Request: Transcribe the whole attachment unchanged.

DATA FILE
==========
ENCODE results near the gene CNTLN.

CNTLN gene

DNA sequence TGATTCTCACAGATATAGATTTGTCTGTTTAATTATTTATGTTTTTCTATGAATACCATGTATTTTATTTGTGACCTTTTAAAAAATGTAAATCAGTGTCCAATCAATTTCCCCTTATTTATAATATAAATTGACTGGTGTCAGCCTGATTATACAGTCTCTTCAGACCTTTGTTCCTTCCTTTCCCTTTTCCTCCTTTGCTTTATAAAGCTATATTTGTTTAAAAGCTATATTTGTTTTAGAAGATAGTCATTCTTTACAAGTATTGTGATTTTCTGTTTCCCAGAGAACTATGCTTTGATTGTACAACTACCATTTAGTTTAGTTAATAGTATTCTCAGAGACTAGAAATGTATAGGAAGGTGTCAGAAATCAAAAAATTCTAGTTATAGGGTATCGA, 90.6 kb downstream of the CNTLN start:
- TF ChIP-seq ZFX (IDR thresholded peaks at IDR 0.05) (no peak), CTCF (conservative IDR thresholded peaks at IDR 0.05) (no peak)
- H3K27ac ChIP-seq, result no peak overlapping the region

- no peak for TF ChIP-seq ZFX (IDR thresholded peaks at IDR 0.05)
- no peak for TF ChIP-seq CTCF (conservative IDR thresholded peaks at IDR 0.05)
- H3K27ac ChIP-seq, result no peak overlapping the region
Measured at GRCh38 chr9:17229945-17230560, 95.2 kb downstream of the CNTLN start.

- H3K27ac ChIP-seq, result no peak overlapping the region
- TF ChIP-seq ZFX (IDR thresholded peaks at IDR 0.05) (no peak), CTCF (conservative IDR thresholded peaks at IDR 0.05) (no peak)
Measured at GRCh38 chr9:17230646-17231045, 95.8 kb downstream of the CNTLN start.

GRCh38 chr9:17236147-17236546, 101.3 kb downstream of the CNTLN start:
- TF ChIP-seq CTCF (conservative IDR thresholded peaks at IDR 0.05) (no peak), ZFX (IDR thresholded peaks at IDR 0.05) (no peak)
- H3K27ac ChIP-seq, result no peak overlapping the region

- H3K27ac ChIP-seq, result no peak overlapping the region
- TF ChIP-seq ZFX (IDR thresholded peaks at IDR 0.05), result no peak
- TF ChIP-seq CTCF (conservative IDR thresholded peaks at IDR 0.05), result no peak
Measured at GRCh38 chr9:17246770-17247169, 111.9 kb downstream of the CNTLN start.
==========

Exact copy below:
ENCODE results near the gene CNTLN.

CNTLN gene

DNA sequence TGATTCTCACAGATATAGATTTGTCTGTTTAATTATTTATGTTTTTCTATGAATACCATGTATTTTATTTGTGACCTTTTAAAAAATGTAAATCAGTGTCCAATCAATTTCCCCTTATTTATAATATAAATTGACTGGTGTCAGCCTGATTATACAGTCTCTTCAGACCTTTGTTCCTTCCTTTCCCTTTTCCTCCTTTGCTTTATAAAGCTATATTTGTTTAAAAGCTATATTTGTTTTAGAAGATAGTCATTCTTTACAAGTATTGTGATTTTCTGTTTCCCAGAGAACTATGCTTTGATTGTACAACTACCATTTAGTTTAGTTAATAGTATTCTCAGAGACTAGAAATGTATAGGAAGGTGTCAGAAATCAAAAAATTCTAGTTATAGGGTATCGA, 90.6 kb downstream of the CNTLN start:
- TF ChIP-seq ZFX (IDR thresholded peaks at IDR 0.05) (no peak), CTCF (conservative IDR thresholded peaks at IDR 0.05) (no peak)
- H3K27ac ChIP-seq, result no peak overlapping the region

- no peak for TF ChIP-seq ZFX (IDR thresholded peaks at IDR 0.05)
- no peak for TF ChIP-seq CTCF (conservative IDR thresholded peaks at IDR 0.05)
- H3K27ac ChIP-seq, result no peak overlapping the region
Measured at GRCh38 chr9:17229945-17230560, 95.2 kb downstream of the CNTLN start.

- H3K27ac ChIP-seq, result no peak overlapping the region
- TF ChIP-seq ZFX (IDR thresholded peaks at IDR 0.05) (no peak), CTCF (conservative IDR thresholded peaks at IDR 0.05) (no peak)
Measured at GRCh38 chr9:17230646-17231045, 95.8 kb downstream of the CNTLN start.

GRCh38 chr9:17236147-17236546, 101.3 kb downstream of the CNTLN start:
- TF ChIP-seq CTCF (conservative IDR thresholded peaks at IDR 0.05) (no peak), ZFX (IDR thresholded peaks at IDR 0.05) (no peak)
- H3K27ac ChIP-seq, result no peak overlapping the region

- H3K27ac ChIP-seq, result no peak overlapping the region
- TF ChIP-seq ZFX (IDR thresholded peaks at IDR 0.05), result no peak
- TF ChIP-seq CTCF (conservative IDR thresholded peaks at IDR 0.05), result no peak
Measured at GRCh38 chr9:17246770-17247169, 111.9 kb downstream of the CNTLN start.